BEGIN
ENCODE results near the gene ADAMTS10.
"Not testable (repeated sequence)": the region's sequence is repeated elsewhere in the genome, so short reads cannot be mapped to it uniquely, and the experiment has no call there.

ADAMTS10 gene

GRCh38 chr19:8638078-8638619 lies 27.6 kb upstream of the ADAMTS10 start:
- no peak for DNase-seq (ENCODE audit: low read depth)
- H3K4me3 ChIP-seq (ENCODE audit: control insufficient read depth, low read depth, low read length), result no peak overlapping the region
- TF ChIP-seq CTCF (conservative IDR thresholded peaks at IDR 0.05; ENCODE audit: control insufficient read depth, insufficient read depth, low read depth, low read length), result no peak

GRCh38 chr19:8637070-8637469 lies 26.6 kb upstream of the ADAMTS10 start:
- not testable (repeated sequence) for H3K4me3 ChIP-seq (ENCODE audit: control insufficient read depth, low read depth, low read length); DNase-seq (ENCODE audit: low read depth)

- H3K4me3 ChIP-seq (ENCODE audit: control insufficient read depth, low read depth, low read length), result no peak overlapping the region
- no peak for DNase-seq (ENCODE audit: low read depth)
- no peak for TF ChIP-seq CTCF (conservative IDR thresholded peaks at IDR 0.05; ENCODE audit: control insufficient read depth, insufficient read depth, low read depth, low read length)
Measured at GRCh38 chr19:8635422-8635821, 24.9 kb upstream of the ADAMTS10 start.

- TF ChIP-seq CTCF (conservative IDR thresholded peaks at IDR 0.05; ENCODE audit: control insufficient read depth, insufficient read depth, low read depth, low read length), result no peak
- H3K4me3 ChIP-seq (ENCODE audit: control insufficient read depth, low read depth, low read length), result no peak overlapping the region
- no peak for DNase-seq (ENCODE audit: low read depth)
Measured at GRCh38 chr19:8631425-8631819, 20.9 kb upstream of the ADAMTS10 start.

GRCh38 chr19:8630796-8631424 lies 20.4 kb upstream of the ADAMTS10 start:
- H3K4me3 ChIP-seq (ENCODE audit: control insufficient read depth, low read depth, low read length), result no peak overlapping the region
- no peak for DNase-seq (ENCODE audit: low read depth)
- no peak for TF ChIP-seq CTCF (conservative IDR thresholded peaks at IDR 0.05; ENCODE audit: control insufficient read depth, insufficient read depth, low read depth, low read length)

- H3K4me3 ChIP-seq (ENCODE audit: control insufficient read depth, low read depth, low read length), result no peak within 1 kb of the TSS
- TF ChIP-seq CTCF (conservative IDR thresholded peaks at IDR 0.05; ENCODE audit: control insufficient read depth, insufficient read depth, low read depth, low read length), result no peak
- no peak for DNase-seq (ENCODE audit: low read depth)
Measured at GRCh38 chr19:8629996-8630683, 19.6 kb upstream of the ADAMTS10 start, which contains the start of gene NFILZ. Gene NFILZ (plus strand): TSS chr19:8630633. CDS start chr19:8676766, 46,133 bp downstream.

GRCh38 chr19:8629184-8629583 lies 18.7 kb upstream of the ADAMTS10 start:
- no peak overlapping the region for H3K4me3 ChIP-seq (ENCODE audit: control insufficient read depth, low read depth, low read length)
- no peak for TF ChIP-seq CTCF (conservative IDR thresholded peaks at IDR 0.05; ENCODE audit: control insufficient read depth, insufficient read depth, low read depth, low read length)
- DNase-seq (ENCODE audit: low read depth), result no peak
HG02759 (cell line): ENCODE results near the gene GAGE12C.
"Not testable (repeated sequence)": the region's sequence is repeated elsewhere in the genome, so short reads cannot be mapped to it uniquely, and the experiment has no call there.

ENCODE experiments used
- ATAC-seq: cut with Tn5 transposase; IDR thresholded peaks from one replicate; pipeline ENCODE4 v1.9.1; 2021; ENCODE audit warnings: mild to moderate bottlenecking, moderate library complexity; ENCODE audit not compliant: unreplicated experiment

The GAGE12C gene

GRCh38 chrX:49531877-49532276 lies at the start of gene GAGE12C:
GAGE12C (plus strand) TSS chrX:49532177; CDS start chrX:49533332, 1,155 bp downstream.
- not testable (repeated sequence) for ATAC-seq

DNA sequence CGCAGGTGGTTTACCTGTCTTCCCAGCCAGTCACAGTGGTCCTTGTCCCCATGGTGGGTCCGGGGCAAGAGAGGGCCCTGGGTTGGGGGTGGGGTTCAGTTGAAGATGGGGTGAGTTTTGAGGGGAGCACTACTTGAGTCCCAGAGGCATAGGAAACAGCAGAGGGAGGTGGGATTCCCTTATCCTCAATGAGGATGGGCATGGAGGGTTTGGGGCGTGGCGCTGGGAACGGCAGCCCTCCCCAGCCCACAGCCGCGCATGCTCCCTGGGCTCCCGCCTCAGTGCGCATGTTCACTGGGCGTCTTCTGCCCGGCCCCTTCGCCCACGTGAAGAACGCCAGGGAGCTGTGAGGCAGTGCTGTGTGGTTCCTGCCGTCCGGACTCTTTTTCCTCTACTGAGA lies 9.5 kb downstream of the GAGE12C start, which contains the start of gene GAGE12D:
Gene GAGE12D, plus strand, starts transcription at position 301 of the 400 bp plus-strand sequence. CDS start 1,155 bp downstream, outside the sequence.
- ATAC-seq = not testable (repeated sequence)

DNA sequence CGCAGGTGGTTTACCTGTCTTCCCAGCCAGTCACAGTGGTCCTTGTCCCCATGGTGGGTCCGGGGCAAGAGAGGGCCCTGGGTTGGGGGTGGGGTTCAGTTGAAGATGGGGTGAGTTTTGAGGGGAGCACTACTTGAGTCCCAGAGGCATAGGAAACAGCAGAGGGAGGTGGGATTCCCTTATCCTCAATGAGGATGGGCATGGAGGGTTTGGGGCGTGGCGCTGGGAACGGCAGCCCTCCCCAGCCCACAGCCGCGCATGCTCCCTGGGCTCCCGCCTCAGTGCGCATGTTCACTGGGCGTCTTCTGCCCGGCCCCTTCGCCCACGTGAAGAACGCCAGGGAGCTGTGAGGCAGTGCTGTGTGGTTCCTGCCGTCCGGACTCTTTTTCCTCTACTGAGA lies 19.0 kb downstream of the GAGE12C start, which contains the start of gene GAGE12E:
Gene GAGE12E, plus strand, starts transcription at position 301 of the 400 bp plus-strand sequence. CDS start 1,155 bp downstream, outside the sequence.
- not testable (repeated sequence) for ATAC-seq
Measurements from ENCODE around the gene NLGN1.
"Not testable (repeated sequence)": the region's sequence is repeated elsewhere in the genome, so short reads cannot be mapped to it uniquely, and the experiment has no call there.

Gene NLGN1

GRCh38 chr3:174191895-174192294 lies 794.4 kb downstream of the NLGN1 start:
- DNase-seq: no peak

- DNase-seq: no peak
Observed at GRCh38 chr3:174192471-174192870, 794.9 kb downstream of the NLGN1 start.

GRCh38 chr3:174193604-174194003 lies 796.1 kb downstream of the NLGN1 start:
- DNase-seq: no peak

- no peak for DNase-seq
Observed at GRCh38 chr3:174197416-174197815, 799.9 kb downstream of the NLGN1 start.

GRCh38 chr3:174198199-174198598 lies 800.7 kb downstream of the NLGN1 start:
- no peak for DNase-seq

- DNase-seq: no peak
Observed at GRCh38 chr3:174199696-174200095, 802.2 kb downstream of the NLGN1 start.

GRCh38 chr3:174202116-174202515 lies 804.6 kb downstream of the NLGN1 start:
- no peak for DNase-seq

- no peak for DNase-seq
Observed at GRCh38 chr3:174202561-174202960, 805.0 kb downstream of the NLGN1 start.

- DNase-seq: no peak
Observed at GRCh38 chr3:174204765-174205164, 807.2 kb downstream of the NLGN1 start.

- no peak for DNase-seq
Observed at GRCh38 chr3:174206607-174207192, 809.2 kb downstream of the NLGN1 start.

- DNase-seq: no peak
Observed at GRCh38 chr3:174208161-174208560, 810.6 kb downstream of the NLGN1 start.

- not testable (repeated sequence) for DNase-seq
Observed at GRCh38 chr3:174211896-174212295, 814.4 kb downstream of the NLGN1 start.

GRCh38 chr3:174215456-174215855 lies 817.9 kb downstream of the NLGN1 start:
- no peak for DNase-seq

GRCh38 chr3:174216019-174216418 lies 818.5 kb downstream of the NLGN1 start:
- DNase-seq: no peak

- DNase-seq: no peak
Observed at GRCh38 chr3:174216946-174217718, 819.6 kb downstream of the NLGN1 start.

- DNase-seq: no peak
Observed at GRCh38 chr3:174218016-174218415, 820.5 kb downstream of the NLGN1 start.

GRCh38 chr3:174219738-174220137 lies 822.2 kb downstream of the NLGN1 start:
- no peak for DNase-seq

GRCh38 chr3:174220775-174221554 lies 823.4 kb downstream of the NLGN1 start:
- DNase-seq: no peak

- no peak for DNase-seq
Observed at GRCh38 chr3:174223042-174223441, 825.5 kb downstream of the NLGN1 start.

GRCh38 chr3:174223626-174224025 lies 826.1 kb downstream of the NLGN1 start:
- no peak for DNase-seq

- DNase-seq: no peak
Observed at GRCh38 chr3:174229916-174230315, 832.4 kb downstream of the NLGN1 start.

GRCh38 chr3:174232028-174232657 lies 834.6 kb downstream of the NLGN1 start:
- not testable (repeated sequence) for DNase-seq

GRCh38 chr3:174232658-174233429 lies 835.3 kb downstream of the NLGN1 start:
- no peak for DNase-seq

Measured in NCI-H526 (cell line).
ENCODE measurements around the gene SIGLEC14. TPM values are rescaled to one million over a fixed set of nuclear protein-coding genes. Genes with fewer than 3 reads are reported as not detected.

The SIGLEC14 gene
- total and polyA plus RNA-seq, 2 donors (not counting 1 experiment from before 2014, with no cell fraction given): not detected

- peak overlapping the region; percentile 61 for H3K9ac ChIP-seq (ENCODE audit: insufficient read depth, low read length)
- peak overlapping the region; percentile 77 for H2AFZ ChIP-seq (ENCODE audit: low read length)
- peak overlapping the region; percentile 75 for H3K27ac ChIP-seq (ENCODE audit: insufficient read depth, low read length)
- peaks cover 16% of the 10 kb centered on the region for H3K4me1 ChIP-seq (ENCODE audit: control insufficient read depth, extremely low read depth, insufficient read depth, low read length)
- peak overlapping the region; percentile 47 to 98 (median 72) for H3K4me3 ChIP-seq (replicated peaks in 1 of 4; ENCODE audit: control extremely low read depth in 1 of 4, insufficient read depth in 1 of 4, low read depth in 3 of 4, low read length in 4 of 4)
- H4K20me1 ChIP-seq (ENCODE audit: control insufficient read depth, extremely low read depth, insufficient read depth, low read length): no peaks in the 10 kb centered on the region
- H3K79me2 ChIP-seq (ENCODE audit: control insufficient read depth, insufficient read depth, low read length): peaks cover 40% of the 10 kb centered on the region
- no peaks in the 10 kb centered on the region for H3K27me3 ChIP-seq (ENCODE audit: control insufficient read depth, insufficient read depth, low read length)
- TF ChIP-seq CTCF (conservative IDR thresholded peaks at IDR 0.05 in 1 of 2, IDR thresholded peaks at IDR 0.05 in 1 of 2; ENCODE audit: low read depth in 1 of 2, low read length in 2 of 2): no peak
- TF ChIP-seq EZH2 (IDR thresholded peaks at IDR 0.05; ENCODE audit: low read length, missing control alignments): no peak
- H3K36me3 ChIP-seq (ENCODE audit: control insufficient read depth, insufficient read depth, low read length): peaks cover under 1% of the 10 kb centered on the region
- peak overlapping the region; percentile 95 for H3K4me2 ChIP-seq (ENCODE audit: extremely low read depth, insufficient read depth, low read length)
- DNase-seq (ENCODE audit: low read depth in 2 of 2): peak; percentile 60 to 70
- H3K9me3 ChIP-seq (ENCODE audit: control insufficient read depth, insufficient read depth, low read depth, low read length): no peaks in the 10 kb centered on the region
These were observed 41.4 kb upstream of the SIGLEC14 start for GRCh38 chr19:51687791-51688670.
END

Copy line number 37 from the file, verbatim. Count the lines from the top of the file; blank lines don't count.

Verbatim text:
- not testable (repeated sequence) for ATAC-seq